How I Got My Job: Stylist Rebecca Rose

"I eat, sleep and breathe fashion and am very lucky to do something I love so much."

 

When you’re in school, it’s super hard to decide on your future career. There’s already hours of homework and study, now you’ll soon add decisions about college courses and jobs to your list. At KISS, we’re chatting to people in different industries about how they’ve landed their dream role, what they actually do, and their advice to you. This week, we’re chatting to stylist Rebecca Rose Quigley.

What is your current role?

I’m very lucky that I have two jobs to keep me occupied, or crazy busy, whichever way you want to see it. I teach in Youthreach parttime working with “at risk” young people, then the rest of the time I’m a fashion stylist.

I took a job share last year to focus on my fashion business.

Can you describe what your general day to day looks like?

I’m sure everyone says this but no day is the same apart from how my week is structured.

Monday to Wednesday I teach, my role is really fulfilling.  I have a great relationship and rapport built with my students, which is always important in this type of role.

Thursday to Sunday, I work in fashion.  I could be pulling looks for my tv slot on Ireland AM, styling my lovely clients who need outfits for returning to work, changing jobs, communions, weddings etc. or working with boutiques and shopping centres showcasing their new stock.

Things have changed slightly since Covid – there is a lot less footfall in the shops and people are less inclined to spend, so the one to one styling sessions are less frequent but it’s so great to have the interaction with my followers on Instagram and Facebook, where I work with some well-known brands to bring amazing fashion trends to those who love online shopping.

Thankfully, I’m continuing to work with the boutiques and supporting local businesses – everyone in this industry took a hit during the pandemic so I’m glad we can all pull together to see it through and rebuild the economy together.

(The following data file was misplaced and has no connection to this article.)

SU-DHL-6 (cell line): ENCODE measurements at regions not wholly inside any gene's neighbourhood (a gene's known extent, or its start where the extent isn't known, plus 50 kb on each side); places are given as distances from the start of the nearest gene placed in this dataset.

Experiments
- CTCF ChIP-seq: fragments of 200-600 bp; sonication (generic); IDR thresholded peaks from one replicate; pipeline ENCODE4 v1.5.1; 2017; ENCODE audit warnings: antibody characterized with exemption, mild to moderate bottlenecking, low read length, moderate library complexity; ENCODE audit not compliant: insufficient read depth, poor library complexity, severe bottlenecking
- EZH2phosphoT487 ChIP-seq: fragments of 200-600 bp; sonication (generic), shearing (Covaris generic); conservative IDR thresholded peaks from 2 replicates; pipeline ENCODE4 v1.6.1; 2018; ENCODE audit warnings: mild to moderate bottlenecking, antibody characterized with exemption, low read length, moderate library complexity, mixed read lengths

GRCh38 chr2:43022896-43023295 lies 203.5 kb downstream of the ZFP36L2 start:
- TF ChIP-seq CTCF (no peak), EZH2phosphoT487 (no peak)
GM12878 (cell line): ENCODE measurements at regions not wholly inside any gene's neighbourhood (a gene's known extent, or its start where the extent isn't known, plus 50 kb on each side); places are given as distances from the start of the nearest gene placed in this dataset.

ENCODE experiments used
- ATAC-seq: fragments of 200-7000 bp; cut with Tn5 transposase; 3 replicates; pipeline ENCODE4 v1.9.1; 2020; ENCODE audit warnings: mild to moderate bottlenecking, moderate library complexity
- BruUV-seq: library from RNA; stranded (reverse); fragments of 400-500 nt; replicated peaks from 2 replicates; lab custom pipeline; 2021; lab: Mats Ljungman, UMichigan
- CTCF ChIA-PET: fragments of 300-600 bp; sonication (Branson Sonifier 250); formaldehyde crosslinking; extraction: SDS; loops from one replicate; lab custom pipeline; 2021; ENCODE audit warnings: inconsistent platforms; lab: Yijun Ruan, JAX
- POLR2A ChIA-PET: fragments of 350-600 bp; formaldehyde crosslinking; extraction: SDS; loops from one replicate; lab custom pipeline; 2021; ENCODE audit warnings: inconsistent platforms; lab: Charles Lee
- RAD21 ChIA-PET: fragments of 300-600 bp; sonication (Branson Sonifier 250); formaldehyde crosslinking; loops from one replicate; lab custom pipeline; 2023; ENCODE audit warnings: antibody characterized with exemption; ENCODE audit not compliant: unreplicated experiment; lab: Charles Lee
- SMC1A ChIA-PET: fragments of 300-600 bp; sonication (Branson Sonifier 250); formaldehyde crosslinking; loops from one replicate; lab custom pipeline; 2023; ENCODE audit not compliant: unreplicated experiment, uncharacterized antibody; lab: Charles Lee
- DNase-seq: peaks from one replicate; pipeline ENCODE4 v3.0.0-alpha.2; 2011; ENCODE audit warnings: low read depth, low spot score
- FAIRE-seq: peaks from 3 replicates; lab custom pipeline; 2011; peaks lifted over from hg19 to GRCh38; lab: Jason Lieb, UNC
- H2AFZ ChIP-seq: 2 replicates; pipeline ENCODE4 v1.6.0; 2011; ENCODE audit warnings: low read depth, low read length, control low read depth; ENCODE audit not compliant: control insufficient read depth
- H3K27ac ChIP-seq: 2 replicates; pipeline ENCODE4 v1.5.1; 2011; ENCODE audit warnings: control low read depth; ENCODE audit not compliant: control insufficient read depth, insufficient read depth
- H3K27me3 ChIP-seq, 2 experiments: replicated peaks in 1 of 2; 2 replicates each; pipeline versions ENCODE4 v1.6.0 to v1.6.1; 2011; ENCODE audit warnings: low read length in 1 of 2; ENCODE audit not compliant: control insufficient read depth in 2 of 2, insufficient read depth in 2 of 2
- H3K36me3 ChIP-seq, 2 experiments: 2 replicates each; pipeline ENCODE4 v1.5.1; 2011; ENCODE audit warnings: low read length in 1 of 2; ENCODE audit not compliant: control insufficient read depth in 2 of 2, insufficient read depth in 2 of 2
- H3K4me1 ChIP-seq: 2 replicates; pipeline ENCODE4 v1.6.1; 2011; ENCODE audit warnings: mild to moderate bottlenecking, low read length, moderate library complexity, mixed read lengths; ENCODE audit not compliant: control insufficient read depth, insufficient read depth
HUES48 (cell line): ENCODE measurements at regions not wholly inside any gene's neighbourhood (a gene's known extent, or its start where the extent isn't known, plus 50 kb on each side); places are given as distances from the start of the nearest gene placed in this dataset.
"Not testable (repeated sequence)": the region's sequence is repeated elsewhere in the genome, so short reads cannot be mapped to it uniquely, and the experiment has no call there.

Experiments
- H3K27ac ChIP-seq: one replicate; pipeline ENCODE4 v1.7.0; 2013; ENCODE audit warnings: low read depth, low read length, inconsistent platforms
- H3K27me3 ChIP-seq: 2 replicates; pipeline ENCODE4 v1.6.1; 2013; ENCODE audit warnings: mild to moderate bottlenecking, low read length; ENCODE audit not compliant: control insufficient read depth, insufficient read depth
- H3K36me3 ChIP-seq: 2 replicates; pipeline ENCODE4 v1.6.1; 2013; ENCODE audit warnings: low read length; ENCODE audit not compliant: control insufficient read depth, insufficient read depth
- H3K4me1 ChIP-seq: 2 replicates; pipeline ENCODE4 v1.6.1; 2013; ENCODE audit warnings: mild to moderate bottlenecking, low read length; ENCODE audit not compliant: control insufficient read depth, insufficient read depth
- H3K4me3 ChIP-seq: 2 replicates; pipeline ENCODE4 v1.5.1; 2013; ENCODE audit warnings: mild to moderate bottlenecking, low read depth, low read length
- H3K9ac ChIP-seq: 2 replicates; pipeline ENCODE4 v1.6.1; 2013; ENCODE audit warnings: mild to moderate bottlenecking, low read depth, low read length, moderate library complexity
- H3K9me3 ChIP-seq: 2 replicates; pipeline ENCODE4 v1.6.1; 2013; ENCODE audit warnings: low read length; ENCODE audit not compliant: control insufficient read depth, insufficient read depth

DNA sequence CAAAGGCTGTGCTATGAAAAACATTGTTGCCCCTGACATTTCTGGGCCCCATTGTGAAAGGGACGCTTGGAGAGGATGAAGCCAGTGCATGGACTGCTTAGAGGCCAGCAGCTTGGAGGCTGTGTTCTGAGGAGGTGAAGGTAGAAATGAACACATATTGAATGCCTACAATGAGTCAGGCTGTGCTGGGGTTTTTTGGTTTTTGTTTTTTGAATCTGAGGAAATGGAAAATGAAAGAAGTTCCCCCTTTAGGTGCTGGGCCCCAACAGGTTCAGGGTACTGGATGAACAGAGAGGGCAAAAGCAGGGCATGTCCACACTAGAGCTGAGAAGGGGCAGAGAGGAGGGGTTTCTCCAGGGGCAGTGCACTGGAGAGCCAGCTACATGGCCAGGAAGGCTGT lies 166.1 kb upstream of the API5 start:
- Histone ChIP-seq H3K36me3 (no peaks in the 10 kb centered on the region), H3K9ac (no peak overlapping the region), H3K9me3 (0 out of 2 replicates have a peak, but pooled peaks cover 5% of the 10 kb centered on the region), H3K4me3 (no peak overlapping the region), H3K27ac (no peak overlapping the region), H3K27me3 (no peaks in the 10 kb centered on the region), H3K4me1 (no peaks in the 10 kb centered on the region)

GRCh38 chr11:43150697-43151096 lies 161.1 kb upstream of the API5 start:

How did you decide on this type of career?

Neither careers were really planned. I didn’t particularly enjoy school but I love being active, so I was delighted to get my first choice, a degree in Sport and Health in Liverpool Hope. I always had a flair for art and design, coming up with new creative ideas and of course a devotion for all things fashion, so for me it was a no brainer to do a styling course.

What course did you study in college?

I studied Bachelor of Science in Sport and Health, Liverpool Hope and a course in Styling with Image Academy.

Having completed my degree, I took a role as a youth worker in Foroige which put me on the ladder towards my current teaching role.  I really enjoy being able to put this to good use teaching Health and Fitness, SPHE (Social, Personal, Health Education) and RSE (Relationship, Sexual Education) in Co. Monaghan Youthreach.

Upon completing my styling course, I was employed to cover a personal stylist’s maternity leave for Blanchardstown centre.  It was an invaluable experience at the time, as it helped me grow and learn the dos and don’ts of the industry.

What are the ups and downs of the role? 

Running your own business definitely has pros and cons.  Thankfully, I love to keep busy, some weeks managing, marketing and selling yourself as a commodity is more than a full-time job.  You have very little downtime and I am rarely off my phone, so I need to protect my “me” time, especially if I have received some “not so nice” messages.

Saying all of that, I eat, sleep and breathe fashion and am very lucky to do something I love so much. My followers are amazing and really keep me going even on those harder days – I love helping people to understand their body shape, how to dress for it, all while being fashionable, in a world where you shouldn’t be afraid to stand out from the crowd and be who you want to be.

What advice would you give to a student looking to get into your line of work?

Firstly, really evaluate what you are passionate about, don’t doubt yourself and experience is key.  I know building experience can be hard but working for free, interning and volunteering is invaluable.  In my early days, trying to build my brand, I worked evenings and weekends for free. It took a long time to build relationships and trust with those I wanted to work with long term.  This is an ongoing element of my job.

You will hear “no” a lot but don’t take this “no” negatively – see it as a positive to build that resilience and endurance to explore different avenues.

A quote from the Footballer Pele that always resonates with me is “Success is no accident, it is hard work, perseverance, learning, studying, sacrifice and most of all. Love what you are doing”.

For more job profiles on medicine, music, media, modeling, and loads more, check out our Career Chats series. 


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